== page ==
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Twelve victims slain in Navy Yard

Demetrius Newton

Demetrius Newton

Attorney for Dr. Martin Luther King, Jr. and Rosa Parks dies

By Barry Burch, Jr.

The world has lost a brilliant mind.  At 85, Demetrius Newton, a civil rights attorney, who represented Dr. Martin Luther King Jr., Rosa Parks and other icons, has died.

Rep. John Rogers of Birmingham, and colleague of Newton (who was the first Black person to serve as speaker pro tem of the Alabama House), said he was informed by the congressman’s family that Newton had died on Wednesday morning. He had been suffering from an illness for a long time.

As reported by the grio, nother politician, Gov. Robert Bentley, who served with Newton in the Alabama House for eight years, commented. “He was a fine gentleman, and we had a strong mutual respect for each other. He will be greatly missed, not only by his own constituents – but also by the entire state of Alabama,” Bentley, a Republican, said.

Newton lived a successful life, which included careers as city attorney for Birmingham, serving in the Legislature and even making it to the ranks of speaker pro tem. According to the site, he was a polite man, who did not hesitate to offer a kind word for legislators and lobbyists when he saw them in the Statehouse hallways. His respect was unmatched, as the usually boisterous House chamber would quiet itself whenever Newton rose to speak.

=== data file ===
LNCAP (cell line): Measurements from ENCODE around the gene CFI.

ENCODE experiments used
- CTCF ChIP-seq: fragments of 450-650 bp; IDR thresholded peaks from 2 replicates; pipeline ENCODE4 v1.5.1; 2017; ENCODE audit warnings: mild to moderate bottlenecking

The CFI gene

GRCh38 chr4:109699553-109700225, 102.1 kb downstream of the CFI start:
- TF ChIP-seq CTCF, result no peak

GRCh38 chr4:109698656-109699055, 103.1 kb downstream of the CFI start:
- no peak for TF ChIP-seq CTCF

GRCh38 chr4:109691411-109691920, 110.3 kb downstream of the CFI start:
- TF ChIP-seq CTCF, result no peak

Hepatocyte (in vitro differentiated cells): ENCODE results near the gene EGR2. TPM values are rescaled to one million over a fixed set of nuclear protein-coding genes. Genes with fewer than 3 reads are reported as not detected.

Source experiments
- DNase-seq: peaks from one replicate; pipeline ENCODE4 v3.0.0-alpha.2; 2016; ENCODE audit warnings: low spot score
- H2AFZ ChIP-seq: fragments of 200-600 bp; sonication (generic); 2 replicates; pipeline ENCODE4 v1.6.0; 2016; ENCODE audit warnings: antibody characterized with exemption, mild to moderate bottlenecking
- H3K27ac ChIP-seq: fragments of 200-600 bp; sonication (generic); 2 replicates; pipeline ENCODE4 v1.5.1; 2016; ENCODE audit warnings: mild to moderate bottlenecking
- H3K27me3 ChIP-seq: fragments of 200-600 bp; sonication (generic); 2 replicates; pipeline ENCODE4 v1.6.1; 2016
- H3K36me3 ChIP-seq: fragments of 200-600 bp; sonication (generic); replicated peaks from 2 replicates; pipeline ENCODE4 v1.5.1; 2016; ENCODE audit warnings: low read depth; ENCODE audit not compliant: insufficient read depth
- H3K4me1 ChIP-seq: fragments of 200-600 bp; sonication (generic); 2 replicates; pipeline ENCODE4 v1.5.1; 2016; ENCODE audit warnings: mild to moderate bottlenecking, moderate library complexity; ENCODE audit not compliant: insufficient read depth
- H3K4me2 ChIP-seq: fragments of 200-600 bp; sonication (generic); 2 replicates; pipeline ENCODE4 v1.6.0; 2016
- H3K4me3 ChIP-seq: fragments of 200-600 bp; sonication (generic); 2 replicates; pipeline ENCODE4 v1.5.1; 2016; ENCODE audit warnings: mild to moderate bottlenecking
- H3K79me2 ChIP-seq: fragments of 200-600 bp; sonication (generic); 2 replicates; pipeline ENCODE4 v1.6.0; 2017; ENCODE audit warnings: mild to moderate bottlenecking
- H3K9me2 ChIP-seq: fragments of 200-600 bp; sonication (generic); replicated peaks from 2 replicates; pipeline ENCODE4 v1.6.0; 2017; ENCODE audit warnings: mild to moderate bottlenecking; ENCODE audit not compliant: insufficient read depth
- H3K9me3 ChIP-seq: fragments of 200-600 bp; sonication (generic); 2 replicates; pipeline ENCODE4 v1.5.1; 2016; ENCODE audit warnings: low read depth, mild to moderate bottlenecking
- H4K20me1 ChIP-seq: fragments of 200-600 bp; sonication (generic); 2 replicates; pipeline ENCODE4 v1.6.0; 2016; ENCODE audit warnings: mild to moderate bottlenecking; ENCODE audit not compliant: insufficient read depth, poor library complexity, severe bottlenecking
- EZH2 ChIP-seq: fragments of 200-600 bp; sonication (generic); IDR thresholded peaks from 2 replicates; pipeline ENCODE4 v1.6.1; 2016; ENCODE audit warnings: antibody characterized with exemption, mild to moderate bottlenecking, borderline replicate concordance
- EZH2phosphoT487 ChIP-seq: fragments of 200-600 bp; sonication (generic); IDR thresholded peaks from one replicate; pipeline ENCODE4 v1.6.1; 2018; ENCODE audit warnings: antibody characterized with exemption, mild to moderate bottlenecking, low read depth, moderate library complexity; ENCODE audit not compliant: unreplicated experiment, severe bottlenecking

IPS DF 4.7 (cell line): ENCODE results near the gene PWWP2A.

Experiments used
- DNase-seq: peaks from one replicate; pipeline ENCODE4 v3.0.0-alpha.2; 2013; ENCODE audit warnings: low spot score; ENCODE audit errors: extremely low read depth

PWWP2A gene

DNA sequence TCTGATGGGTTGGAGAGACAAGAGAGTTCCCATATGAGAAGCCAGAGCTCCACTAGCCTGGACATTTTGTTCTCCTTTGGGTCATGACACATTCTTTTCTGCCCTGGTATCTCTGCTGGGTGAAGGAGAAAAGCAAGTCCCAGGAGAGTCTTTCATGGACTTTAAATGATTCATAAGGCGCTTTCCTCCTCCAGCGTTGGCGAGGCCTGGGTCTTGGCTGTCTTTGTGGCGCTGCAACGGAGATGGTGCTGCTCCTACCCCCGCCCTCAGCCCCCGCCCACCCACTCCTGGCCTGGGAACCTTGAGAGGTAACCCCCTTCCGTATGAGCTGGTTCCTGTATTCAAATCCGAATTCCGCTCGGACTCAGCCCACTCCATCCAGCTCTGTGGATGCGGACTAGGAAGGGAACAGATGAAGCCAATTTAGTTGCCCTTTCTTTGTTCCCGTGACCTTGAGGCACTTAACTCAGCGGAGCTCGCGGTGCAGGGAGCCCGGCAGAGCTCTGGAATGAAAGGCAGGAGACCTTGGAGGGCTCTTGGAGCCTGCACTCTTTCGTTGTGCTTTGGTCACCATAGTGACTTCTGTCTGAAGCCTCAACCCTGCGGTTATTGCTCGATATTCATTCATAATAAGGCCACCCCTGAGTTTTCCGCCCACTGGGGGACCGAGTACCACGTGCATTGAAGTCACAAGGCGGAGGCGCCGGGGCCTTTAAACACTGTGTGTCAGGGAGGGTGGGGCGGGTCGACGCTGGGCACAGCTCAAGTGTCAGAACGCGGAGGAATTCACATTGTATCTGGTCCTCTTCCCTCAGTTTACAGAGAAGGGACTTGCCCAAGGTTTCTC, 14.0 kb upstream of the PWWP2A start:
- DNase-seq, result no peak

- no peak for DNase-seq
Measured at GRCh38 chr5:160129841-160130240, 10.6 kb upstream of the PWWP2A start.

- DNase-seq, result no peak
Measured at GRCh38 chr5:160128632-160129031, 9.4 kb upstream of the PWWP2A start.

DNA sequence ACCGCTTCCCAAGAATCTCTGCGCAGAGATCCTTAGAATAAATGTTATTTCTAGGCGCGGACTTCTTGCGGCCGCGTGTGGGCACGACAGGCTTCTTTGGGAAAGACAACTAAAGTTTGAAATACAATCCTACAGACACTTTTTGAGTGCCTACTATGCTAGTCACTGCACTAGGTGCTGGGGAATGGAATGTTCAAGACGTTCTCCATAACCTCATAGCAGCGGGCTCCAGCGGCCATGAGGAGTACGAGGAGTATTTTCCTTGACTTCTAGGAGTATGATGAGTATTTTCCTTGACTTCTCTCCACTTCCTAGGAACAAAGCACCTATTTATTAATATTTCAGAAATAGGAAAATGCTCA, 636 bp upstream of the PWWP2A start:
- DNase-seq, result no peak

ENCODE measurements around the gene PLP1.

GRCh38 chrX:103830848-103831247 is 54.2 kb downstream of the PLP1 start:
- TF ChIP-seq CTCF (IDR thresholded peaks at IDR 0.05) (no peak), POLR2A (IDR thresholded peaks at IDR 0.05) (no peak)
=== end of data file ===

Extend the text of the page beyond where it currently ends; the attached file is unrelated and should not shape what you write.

Republican House Speaker Mike Hubbard of Auburn praised Newton, and outwardly expressed how well-respected he was by both sides of the political aisle. He said that when Republicans took over the majority, they unanimously a-greed that Newton should keep his seat in the front row of the Chamber.  The seat is typically reserved for leadership only.

“Rep. Newton was a true gentleman and I considered him to be a great friend for the 15 years that I had the honor of knowing him,” Hubbard said. He continued on to say that Newton was “an intelligent, fair, and kind man as well as a respected and knowledgeable legislator who fought for his district. His 27 years of service to the Alabama Legislature and his incredible impact on the Civil Rights movement will forever be a powerful part of Alabama history.”


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